Crossing the line

On off course model.jpg

Taken from Feel the Fear and Do It Anyway (Susan Jeffers, Vermillion 2007, 1987)

The reason I wanted to share the off course/ on course model (above) is because it reflects the writing journey I’m on at the moment. Susan Jeffers uses the model to explore how we should embrace mistakes and take a positive approach to ‘correcting’ wrong decisions in order to achieve our goals. She suggests that most of the time we are actually in error. This in itself is not a problem, but how we deal with it is. She urges thinking in terms of a ‘no lose model’ – it’s a sort of ‘learn from your mistakes’ approach where every ‘oops’ offers the potential for growth. In this way, straying off course cannot actually be viewed as a mistake – it’s simply an opportunity for learning.
I think Jeffers’ model is a useful way of thinking about the writing process. Last year I was worried about my poetry becoming stale. I wasn’t as excited by it as I used to be. So I started to experiment with found texts and suddenly I became more enthusiastic and creative. Since then, there have been many ‘oops’ moments, and I know there will continue to be many more. However, something interesting has sprung from them and I’m enjoying the writing process more. I’m also more open to new formats and platforms for poetry, and a little less concerned about getting work published (although I’m not abandoning that goal).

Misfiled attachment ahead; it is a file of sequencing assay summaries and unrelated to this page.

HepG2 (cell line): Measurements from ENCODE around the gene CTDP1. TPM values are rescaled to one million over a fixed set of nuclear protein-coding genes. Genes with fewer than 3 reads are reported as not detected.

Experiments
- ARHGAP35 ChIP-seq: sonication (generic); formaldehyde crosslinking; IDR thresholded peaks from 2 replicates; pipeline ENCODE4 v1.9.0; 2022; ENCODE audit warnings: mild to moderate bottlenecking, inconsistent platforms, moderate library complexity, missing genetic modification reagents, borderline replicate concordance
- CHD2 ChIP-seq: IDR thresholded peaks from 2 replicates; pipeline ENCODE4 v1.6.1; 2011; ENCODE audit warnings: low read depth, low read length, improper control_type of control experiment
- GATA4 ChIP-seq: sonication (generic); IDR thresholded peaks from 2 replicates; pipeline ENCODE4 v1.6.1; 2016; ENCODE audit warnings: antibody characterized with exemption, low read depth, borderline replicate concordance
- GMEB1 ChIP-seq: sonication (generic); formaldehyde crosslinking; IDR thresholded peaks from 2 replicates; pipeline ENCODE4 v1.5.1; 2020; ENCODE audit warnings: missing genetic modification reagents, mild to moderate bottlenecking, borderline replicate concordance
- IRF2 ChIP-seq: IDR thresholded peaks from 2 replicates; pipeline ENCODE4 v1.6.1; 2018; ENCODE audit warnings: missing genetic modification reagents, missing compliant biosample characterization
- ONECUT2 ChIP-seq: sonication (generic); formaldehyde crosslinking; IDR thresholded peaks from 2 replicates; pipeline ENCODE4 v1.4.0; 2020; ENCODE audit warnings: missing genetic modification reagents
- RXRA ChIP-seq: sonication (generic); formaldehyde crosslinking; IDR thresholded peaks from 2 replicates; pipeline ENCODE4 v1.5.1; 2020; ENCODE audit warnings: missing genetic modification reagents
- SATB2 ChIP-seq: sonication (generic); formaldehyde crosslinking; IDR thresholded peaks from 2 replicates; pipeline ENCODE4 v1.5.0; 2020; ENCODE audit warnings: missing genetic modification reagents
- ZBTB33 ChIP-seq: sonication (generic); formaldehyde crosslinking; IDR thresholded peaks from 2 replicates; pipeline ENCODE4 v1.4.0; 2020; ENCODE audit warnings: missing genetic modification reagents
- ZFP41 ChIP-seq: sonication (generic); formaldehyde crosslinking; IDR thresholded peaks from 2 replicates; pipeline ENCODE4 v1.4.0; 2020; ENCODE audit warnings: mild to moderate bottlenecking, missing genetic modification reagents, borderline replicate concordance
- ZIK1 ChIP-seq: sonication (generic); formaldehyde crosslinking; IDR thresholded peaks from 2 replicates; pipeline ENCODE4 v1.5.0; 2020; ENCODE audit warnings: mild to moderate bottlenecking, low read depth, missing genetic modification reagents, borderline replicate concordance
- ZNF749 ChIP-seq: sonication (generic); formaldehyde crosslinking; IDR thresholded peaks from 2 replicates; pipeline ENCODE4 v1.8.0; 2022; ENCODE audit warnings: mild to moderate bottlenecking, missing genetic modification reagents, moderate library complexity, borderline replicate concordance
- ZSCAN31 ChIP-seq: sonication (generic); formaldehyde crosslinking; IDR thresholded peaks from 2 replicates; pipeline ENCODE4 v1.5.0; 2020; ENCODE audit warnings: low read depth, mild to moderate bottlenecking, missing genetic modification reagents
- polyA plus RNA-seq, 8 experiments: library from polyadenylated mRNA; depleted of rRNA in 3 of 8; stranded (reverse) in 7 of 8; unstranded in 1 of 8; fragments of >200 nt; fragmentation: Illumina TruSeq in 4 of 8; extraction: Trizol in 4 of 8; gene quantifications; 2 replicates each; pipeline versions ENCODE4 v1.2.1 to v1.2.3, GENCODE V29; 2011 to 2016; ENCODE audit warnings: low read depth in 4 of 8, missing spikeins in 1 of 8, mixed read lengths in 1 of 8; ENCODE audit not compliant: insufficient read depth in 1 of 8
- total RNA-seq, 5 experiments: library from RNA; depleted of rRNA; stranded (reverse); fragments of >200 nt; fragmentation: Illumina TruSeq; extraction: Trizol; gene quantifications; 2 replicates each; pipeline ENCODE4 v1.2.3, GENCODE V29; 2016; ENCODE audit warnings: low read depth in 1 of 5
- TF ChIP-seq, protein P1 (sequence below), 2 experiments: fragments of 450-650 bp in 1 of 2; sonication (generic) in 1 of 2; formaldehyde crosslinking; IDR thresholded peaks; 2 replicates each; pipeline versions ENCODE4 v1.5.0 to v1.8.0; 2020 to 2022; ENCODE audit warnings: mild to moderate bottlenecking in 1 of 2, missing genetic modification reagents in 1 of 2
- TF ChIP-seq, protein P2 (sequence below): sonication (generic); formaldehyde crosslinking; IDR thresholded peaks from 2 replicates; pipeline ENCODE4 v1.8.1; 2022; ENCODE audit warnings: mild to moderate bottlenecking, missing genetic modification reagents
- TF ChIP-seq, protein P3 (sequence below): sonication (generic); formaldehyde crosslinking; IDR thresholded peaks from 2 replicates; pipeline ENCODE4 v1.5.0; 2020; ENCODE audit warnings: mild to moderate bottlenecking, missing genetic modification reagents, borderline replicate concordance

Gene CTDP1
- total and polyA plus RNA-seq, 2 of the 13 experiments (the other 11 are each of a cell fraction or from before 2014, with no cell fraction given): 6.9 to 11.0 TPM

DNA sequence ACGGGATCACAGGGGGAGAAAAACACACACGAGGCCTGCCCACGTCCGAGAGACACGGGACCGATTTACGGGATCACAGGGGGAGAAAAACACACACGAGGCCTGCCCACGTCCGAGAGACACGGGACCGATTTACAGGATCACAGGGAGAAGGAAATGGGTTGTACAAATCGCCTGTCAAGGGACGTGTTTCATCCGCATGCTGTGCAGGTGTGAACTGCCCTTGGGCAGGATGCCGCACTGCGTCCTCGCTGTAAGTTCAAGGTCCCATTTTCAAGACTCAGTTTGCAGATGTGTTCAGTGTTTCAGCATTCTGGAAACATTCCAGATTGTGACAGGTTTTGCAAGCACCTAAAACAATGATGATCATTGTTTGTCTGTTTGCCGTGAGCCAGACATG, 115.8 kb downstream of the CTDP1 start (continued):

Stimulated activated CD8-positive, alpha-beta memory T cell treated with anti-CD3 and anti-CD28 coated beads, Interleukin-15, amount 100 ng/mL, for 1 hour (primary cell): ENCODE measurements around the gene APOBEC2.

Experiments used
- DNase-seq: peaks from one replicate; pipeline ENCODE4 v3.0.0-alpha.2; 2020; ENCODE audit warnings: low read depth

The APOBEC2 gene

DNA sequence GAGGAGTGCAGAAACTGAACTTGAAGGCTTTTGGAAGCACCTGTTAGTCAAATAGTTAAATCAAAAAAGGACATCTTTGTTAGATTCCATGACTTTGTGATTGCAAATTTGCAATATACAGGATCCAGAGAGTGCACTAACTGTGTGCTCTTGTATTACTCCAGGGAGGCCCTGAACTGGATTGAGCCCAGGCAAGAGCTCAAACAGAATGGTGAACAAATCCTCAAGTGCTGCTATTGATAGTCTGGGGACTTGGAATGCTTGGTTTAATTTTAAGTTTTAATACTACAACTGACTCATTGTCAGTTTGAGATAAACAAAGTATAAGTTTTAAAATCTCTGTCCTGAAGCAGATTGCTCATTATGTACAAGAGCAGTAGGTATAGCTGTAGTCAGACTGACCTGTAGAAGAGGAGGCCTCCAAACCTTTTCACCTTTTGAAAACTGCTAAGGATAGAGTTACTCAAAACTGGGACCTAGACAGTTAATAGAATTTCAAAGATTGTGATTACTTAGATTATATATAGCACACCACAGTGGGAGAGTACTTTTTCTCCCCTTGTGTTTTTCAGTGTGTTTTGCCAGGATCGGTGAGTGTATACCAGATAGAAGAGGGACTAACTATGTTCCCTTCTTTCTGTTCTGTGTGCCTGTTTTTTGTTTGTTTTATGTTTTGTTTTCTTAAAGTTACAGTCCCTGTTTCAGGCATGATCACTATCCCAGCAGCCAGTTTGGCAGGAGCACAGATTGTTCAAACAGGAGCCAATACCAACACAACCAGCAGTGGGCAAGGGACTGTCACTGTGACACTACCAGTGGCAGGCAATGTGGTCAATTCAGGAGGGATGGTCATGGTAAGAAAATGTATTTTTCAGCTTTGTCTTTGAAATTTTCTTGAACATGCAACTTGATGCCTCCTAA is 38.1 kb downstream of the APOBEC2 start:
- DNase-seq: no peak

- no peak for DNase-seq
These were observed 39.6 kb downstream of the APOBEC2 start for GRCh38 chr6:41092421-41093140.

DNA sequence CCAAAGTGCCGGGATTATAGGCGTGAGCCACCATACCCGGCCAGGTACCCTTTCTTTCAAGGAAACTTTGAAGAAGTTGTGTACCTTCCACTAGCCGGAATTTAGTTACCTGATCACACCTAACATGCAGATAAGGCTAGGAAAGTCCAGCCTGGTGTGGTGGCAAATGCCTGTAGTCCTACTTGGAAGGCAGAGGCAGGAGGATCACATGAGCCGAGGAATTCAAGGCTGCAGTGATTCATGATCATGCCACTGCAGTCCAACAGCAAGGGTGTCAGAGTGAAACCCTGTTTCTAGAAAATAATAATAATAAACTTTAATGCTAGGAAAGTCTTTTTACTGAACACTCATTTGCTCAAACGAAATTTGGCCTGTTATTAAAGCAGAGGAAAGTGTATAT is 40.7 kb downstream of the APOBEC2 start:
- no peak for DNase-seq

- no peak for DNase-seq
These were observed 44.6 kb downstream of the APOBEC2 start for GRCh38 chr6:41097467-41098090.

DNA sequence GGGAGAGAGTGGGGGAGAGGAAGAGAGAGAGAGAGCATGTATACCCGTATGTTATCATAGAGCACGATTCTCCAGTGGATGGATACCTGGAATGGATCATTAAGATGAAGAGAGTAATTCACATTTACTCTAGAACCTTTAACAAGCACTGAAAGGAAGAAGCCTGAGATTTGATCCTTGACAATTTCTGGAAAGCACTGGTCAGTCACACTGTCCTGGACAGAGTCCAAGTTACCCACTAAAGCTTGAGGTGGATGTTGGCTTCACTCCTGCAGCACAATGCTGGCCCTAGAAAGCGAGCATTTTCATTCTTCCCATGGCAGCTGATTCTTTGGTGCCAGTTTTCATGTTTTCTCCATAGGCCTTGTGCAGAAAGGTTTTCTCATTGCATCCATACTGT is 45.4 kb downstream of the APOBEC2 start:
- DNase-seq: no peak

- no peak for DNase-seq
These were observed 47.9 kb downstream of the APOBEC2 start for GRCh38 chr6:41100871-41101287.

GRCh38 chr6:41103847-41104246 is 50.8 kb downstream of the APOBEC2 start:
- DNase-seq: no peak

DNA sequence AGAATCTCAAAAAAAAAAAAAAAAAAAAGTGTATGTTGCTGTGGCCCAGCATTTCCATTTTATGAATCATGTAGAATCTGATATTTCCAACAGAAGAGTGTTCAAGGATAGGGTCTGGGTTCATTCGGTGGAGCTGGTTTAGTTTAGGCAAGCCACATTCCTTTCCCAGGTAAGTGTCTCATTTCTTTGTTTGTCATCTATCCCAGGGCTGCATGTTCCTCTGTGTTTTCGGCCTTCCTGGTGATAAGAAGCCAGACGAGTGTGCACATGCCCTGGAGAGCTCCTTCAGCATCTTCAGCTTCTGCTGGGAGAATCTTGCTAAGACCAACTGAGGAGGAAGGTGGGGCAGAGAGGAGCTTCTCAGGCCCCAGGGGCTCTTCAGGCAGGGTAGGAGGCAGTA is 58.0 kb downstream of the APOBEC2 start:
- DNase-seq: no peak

Jeffers is clear: trust your impulses, accept responsibility and don’t stick with, or be protective of, wrong decisions – correct them. There’s no reason why you should stay on the well-trodden path (in writing or in life) if that path is making you feel unfulfilled. Poetry can feel very serious at times. Reading and writing it can be intense and provoke some odd disquieting feelings. However, adopting the ‘no lose’ approach allows you to step off the path and experience new ways of creating without feeling guilty that you’re not doing ‘proper’ writing (you know the feeling, when you sit down with pen and paper and time to write but you’re doing it out of a sense of duty rather than a drive to create ).
I hope this inspires some of you to allow yourselves a little more freedom. Don’t get too anxious about you writing, just follow your instincts, even if these are a bit left field. As Jeffers puts it, feel the fear and do it anyway.

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